What's a mini-session?
So I know of some photographers doing "mini-sessions" around the local area? (Digital, "all your images", half-hour, plus an 8x10 print for 50 bucks.)
What classifies a "mini-session" for a film photographer?
A local couple was looking for a portrait session. However, They thought my "regular" session price was too expensive so they asked me if I had a "mini-session" available.
To me, It's asking "We don't want the best product you can put out, only half as good is okay."
How do you handle "mini-sessions?"
Right now I'm shooting 2-3 rolls of MF on a MF RZ67 for $150. (Which I consider really cheap.)
I'm not sure I can deliver the quality I'm after for less money.
What do you guys think?
Usually no more than about 30 minutes and you control the ideas, location, and number of prints/products and sitters for a fixed price, usually around $150.
This sums it up:
It's real commodification but it can pay.
They are quick sessions, a limited number of pictures... sometimes photographers will set up, say, 6 to 8 sessions of 20 minutes each for an afternoon, have all the clients meet them at a specified location, and offer a small selection of pictures and a disk or some such. Honestly, I don't think they make much sense for film shooters, and if $150 is too much for your client, then you don't want them as a client.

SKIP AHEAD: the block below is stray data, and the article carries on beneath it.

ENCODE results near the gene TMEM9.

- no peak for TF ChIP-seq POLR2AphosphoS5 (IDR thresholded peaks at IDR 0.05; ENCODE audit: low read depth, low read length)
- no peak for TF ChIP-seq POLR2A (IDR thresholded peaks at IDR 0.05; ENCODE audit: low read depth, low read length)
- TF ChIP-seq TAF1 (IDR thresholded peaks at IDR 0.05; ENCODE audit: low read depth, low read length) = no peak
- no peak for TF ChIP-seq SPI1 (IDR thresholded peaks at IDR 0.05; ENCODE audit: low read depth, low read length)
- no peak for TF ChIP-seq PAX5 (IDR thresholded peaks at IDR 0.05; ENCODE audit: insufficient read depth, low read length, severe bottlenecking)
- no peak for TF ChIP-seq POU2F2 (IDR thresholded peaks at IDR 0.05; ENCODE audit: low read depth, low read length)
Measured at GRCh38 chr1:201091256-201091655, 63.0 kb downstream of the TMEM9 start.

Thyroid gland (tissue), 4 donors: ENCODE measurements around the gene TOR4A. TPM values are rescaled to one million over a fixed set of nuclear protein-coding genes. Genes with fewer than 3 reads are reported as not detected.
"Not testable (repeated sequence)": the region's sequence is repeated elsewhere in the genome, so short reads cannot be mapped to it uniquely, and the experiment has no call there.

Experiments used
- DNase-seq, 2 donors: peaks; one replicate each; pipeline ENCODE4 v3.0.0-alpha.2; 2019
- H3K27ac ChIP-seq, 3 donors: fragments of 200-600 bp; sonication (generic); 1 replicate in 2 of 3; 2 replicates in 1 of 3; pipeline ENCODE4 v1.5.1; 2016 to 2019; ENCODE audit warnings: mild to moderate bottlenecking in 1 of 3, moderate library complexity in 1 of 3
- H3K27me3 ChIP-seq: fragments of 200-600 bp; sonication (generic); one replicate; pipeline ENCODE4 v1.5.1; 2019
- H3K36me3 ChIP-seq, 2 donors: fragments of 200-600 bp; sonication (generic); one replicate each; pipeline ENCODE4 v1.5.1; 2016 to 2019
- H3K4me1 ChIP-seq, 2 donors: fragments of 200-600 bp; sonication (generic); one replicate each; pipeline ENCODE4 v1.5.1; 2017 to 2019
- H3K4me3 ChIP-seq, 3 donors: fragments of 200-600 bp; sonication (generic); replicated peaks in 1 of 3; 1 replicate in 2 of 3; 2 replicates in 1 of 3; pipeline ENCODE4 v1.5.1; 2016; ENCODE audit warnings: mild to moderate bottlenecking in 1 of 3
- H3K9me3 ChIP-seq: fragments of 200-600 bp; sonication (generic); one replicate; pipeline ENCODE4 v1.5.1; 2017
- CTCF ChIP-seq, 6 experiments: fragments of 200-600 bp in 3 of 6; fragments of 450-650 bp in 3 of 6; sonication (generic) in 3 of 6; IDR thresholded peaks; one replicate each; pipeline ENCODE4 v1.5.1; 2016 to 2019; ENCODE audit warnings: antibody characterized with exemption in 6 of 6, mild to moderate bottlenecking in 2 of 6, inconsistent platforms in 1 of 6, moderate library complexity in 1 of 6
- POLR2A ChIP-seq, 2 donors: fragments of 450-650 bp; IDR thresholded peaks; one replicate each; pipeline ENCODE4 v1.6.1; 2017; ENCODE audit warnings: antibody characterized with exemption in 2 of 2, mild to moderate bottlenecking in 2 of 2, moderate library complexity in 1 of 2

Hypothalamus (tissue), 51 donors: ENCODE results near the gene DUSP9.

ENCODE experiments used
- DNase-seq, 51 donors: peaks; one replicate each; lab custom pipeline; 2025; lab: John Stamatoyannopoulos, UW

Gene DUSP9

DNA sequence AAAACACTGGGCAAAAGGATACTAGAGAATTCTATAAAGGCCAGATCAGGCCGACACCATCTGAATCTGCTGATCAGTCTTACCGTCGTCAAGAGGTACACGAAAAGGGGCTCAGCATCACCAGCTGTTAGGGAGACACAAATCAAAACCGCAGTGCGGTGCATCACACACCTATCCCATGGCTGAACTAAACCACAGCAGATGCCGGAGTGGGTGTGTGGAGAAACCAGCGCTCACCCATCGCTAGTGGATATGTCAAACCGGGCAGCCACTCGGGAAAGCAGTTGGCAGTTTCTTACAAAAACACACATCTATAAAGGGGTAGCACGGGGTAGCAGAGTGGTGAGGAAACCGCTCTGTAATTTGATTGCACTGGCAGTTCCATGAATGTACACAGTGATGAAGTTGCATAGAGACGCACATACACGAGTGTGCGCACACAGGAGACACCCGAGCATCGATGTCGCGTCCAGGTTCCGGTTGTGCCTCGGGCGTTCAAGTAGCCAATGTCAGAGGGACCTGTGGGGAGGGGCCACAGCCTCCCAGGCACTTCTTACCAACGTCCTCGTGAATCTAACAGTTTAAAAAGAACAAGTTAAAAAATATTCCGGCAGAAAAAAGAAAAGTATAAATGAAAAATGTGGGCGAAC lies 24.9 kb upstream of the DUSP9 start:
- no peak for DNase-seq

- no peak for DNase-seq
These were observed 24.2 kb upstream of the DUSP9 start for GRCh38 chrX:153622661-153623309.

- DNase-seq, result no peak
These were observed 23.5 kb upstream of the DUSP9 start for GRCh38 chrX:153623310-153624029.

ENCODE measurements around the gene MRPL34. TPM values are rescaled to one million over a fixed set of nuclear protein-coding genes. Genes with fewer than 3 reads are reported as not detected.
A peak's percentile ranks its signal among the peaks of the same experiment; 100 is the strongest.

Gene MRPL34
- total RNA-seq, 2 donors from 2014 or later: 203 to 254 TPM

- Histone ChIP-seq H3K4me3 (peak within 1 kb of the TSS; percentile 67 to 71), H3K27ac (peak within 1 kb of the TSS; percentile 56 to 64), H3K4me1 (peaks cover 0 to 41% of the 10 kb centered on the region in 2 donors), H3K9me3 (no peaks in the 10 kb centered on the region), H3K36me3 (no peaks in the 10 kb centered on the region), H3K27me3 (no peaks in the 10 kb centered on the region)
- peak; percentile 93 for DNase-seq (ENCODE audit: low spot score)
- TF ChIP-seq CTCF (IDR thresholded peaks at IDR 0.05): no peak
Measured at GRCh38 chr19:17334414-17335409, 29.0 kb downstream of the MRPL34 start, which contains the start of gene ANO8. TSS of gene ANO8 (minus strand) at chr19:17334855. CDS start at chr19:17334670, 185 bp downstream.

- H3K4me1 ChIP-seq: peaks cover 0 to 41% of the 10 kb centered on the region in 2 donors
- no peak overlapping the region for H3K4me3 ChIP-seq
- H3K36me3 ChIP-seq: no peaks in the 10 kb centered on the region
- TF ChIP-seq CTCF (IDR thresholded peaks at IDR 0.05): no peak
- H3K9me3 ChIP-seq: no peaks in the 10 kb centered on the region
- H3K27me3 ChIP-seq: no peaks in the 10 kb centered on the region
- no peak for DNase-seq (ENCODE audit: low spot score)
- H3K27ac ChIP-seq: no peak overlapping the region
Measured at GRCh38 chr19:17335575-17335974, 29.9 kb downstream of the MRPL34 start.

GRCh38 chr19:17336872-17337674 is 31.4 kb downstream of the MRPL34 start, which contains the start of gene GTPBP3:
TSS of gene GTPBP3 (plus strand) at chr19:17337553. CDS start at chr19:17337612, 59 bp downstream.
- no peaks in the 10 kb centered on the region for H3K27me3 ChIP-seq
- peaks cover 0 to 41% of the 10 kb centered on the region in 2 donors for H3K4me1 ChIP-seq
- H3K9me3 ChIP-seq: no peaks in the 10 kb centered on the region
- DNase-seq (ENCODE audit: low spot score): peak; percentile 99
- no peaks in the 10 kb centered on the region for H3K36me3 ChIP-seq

Sounds like another step in the race to the bottom. Why would you even consider dropping below such a ridiculously low price? When someone inquires about a a cut-rate price for work, I politely direct them to the nearest Target. My philosophy is: if you're not any good--you have no business accepting work. If you're any good--charge a price that compensates you for your skill.
Yeah, I realize it's low. However, there are a lot of bottom feeders here. (Not that I'm trying to appeal to them.) I plan on raising my price after a few sessions so I can build up my "film portfolio."
Originally Posted by Barry S
Okay, it's reasonable to work for a minimum fee or even free to build a portfolio. After that you should target clients willing to pay a premium for film work.
Once you set a price, they will balk at anything more. You will be working for so little money it could hardly make it worth it.
Listen to Suzanne's advice, you really don't want these people as clients.
They make sense if they are offered in another context - e.g. if you are photographing an event, and are offering individual portraits there as well.
Or if you are targeting a market like 1st time parents, who may be short of money now but may be willing to pay more for future work.
But otherwise, no.